The Fiscal Cliff is a problem. We typically blame people not named us when problems occur. It’s easier and less painful than solving the problem. Here the problem is that the current US President and Congress (The US Senate in particular)* have both spectacularly failed in their management of the national fisc. And worse than that, they came to a fork in the road, after the crisis of 2008, and specifically chose *not* to manage our nation’s fiscal affairs. This innumerate choice of directions lead America to the so-called Fiscal Cliff.
If we decided to solve America’s fiscal issues, it wouldn’t hurt to mine some historical data. Since 1950, the United States Government has averaged expenditures proportional to 19.61% of the same year GDP with a standard deviation of 2.25%. Our government has booked revenues equivalent to 17.65% of same year GDP with a standard deviation of 1.26%. If both events occurred at random, we’d have a 6.07% chance of a Federal Budget actually balancing.** This would suggest that we’ve set up a systemic and nasty spending problem despite pious insistence otherwise...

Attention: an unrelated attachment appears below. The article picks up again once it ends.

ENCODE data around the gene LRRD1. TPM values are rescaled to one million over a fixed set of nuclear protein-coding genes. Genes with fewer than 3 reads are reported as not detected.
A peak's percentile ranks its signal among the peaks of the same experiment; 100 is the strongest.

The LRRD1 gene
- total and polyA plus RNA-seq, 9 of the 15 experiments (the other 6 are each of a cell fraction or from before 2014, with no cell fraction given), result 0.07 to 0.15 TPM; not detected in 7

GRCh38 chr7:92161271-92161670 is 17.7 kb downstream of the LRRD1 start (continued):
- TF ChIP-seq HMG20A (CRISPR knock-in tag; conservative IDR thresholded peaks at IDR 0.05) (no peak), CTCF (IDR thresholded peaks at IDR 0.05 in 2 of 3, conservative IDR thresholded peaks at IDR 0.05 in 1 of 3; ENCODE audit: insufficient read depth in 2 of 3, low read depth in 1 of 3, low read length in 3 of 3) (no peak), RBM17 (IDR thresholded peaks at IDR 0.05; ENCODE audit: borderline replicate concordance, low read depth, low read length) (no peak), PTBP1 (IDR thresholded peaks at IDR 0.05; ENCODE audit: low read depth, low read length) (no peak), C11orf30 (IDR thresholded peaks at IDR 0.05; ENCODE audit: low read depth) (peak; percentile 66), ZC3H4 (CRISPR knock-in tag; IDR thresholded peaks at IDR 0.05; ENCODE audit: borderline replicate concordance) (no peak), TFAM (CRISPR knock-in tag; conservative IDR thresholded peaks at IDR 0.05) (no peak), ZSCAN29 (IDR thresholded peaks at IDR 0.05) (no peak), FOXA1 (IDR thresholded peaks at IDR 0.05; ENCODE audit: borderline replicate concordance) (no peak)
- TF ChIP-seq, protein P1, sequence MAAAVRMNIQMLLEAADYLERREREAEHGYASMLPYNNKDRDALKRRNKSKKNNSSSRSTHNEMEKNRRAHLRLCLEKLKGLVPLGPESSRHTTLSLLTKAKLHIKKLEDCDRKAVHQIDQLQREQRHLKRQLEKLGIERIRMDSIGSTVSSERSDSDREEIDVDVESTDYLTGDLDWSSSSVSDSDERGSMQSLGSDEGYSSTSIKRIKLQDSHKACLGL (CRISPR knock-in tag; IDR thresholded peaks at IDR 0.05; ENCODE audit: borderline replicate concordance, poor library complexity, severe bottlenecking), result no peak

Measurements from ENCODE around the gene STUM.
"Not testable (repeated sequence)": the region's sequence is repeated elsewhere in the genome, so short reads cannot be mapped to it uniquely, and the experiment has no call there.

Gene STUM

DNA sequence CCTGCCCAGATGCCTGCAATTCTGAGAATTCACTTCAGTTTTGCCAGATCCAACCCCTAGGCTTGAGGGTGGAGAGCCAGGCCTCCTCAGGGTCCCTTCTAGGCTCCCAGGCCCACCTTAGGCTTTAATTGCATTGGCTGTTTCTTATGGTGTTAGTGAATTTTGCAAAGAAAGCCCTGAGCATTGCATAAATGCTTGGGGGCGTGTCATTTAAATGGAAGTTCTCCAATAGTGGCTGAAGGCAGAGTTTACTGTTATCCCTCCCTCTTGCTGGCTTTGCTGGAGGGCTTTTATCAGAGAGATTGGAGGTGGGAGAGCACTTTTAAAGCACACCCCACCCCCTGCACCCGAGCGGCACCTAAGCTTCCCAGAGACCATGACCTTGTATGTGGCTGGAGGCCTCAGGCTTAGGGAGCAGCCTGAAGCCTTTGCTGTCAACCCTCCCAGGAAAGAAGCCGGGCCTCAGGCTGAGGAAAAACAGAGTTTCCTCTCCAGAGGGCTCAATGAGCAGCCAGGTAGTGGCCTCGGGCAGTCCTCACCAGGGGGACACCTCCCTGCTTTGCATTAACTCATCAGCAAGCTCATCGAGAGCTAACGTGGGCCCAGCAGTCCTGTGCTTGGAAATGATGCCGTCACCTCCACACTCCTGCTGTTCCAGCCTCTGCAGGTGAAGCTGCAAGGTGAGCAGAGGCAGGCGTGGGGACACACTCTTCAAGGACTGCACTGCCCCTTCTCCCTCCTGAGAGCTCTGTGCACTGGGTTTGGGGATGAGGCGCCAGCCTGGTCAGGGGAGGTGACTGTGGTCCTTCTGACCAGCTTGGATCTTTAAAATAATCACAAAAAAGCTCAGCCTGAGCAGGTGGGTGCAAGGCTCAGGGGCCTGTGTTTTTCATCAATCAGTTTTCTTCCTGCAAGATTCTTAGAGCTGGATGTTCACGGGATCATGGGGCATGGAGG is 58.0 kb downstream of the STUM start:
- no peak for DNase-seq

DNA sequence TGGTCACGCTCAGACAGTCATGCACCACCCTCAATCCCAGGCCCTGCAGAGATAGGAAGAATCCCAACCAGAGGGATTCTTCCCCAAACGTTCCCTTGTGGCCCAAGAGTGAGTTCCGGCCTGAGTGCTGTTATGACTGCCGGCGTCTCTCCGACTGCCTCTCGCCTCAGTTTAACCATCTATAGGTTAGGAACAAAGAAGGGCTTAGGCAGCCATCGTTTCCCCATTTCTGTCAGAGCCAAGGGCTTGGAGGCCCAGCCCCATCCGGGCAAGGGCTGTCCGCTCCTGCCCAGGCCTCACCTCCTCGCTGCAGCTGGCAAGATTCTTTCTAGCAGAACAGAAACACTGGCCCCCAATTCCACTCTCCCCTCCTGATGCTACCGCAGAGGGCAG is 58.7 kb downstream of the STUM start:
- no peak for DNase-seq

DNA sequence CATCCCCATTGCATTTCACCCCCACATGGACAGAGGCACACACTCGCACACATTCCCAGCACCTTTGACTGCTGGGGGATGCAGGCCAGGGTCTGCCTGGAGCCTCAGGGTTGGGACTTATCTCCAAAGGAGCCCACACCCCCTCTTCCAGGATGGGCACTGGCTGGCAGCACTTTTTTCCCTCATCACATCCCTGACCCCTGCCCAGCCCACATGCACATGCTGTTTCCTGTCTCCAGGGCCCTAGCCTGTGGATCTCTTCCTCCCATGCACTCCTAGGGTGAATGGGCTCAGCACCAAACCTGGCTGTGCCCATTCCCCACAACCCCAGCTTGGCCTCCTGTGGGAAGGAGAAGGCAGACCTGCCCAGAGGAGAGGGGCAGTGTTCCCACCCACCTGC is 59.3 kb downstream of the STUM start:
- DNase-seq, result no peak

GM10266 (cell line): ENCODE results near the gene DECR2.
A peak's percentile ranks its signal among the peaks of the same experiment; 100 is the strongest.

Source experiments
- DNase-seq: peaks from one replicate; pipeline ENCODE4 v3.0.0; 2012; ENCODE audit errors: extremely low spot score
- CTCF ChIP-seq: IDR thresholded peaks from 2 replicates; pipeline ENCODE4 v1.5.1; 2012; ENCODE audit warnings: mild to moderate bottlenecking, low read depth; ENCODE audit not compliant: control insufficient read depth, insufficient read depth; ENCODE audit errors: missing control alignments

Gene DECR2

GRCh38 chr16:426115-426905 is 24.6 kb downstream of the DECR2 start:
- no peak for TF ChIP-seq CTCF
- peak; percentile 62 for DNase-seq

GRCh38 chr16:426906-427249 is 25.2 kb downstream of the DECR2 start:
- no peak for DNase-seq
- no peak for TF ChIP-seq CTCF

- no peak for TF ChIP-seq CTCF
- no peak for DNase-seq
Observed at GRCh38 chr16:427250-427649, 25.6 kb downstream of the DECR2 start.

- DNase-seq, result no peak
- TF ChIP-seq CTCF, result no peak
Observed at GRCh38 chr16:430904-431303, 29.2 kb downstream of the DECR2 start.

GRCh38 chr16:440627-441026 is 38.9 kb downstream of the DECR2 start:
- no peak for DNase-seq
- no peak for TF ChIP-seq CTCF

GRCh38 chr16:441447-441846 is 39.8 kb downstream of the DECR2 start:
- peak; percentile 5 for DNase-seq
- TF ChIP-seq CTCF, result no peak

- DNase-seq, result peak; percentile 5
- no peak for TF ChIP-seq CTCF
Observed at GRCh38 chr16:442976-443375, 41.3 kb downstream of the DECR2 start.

Since 2003 and especially since 2008, no spending plan was contrived that had any relation whatsoever to the probable level of revenue that the US Government historically succeeds in collecting. It is as if we hit a fork in the road last decade. Our leaders decided that our government no longer had an obligation to manage Federal Expenditures. The chart below shows how unlikely it was that any of our last eleven budgets even could have been balanced assuming a typical year of historical government revenues.
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- No Real Cuts In Those Fiscal Cliff "Spending Cuts" (reason.com)
- Chart of the Year: Entitlements and Interest Drive the Fiscal Crisis (heritage.org)
- Morning Bell: 10 Facts on the Fiscal Cliff, Debt, and Spending (heritage.org)